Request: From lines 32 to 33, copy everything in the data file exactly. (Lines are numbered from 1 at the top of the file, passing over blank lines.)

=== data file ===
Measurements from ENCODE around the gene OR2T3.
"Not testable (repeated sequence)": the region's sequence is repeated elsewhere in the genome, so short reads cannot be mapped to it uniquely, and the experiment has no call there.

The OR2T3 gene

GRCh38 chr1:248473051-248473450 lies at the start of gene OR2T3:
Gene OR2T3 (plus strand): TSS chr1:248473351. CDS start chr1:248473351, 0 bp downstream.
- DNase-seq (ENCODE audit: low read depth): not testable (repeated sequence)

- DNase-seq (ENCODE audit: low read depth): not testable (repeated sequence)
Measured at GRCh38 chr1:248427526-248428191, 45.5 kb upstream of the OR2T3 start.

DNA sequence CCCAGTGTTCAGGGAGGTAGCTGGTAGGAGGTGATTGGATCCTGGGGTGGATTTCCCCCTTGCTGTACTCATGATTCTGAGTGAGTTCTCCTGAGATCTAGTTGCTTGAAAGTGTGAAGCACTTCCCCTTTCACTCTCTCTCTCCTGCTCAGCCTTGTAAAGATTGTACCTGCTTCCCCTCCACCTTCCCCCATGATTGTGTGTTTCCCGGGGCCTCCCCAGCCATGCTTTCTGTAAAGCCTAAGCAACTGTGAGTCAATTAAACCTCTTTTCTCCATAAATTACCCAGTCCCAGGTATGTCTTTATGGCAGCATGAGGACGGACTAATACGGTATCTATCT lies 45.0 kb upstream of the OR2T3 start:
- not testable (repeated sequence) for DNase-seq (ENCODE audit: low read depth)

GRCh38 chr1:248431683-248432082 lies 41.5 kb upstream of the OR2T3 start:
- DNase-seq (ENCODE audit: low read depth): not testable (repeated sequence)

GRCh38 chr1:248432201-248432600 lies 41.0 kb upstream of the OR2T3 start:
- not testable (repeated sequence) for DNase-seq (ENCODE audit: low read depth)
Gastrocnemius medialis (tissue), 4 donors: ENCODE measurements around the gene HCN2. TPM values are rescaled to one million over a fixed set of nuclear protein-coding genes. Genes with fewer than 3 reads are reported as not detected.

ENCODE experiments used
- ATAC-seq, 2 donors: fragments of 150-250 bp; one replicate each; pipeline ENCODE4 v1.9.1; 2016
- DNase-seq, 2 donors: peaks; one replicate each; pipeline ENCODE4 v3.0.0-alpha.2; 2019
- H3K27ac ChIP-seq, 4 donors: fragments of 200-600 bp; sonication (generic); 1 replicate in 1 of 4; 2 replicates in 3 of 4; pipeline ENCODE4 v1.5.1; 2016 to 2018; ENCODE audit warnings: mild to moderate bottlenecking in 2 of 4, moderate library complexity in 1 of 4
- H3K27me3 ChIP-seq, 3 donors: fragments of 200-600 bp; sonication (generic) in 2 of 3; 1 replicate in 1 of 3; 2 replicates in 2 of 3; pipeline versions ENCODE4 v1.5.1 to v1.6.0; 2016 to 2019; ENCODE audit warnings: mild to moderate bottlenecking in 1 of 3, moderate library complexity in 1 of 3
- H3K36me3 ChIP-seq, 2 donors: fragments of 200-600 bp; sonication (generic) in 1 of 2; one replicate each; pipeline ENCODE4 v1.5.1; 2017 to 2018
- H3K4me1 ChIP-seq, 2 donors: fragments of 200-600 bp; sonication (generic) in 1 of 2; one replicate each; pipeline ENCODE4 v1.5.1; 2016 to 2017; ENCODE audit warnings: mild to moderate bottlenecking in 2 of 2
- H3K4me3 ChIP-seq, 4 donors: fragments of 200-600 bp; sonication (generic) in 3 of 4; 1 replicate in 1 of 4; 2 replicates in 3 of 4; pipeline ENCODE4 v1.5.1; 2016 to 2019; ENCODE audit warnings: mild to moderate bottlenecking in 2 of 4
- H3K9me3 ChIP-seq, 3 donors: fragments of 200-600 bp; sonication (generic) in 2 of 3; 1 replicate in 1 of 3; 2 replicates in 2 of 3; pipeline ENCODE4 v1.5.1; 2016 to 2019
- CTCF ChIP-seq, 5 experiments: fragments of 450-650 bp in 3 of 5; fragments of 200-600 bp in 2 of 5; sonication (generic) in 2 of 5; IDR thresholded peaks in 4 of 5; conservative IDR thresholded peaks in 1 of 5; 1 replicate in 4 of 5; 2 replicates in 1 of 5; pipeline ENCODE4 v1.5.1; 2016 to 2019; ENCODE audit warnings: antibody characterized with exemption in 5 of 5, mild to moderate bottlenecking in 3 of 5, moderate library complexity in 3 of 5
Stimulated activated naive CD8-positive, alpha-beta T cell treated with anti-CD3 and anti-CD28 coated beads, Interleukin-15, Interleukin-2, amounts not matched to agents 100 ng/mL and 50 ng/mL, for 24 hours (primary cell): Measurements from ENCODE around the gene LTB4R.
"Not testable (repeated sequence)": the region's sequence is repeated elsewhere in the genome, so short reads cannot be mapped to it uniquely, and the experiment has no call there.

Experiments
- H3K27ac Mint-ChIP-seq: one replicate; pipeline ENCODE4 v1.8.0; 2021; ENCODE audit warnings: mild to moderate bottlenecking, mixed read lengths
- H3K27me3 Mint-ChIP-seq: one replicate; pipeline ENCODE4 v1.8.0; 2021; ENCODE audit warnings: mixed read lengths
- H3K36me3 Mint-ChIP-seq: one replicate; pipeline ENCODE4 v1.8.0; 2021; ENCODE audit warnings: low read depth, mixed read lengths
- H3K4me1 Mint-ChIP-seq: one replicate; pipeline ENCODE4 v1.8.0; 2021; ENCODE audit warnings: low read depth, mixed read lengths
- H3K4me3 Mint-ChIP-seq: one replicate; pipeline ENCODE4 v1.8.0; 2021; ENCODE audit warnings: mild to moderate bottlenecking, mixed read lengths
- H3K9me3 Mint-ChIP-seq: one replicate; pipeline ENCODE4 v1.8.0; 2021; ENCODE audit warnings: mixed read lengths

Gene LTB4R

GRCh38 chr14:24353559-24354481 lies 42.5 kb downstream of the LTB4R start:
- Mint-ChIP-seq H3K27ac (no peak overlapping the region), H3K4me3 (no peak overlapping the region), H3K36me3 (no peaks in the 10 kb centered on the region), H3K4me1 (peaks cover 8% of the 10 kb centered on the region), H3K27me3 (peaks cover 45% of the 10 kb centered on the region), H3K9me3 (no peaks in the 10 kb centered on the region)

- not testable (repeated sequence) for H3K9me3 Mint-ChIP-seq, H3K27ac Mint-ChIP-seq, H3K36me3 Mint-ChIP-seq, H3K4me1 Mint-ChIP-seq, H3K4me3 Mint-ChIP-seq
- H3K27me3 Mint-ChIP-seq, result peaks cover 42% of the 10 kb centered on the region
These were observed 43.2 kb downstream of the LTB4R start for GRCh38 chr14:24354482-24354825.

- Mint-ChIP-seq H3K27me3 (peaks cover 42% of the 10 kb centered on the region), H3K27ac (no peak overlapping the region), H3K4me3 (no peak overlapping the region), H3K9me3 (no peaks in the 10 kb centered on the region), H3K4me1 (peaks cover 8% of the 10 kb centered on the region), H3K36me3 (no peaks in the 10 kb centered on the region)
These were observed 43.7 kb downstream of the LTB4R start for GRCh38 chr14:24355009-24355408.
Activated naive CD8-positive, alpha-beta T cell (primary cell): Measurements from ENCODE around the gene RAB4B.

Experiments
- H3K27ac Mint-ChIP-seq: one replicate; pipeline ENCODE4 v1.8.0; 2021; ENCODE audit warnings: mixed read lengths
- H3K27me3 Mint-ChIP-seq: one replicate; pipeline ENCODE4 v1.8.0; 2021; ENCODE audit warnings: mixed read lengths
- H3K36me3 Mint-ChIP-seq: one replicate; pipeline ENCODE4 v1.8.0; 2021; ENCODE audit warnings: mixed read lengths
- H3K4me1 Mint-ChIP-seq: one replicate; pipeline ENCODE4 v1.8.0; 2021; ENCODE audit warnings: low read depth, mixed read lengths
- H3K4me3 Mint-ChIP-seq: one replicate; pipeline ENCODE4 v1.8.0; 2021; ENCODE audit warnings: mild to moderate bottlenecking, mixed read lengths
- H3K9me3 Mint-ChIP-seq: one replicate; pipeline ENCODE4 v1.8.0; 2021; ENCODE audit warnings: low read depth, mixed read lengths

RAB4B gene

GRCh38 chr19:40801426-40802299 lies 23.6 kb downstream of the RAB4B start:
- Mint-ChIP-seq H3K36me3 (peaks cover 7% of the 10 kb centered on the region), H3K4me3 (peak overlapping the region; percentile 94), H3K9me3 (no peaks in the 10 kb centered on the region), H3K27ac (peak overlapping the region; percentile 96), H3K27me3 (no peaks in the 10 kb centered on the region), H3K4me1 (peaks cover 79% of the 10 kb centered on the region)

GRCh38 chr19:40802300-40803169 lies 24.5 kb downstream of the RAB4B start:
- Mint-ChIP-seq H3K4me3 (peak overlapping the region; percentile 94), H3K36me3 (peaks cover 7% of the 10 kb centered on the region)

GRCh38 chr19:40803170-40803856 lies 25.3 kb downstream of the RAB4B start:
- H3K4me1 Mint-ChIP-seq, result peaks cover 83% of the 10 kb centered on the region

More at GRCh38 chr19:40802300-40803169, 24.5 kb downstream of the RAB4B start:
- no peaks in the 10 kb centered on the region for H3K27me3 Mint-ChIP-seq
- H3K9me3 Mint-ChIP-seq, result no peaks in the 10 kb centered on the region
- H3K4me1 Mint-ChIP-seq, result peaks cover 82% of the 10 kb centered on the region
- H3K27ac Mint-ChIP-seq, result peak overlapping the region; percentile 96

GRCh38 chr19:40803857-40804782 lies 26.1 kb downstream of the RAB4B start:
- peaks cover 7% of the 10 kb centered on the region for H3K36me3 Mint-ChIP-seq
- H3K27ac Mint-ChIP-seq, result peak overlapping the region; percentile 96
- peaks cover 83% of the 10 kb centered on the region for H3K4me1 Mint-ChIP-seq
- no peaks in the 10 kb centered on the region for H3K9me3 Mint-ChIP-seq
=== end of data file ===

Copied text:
- H3K4me1 Mint-ChIP-seq: one replicate; pipeline ENCODE4 v1.8.0; 2021; ENCODE audit warnings: low read depth, mixed read lengths
- H3K4me3 Mint-ChIP-seq: one replicate; pipeline ENCODE4 v1.8.0; 2021; ENCODE audit warnings: mild to moderate bottlenecking, mixed read lengths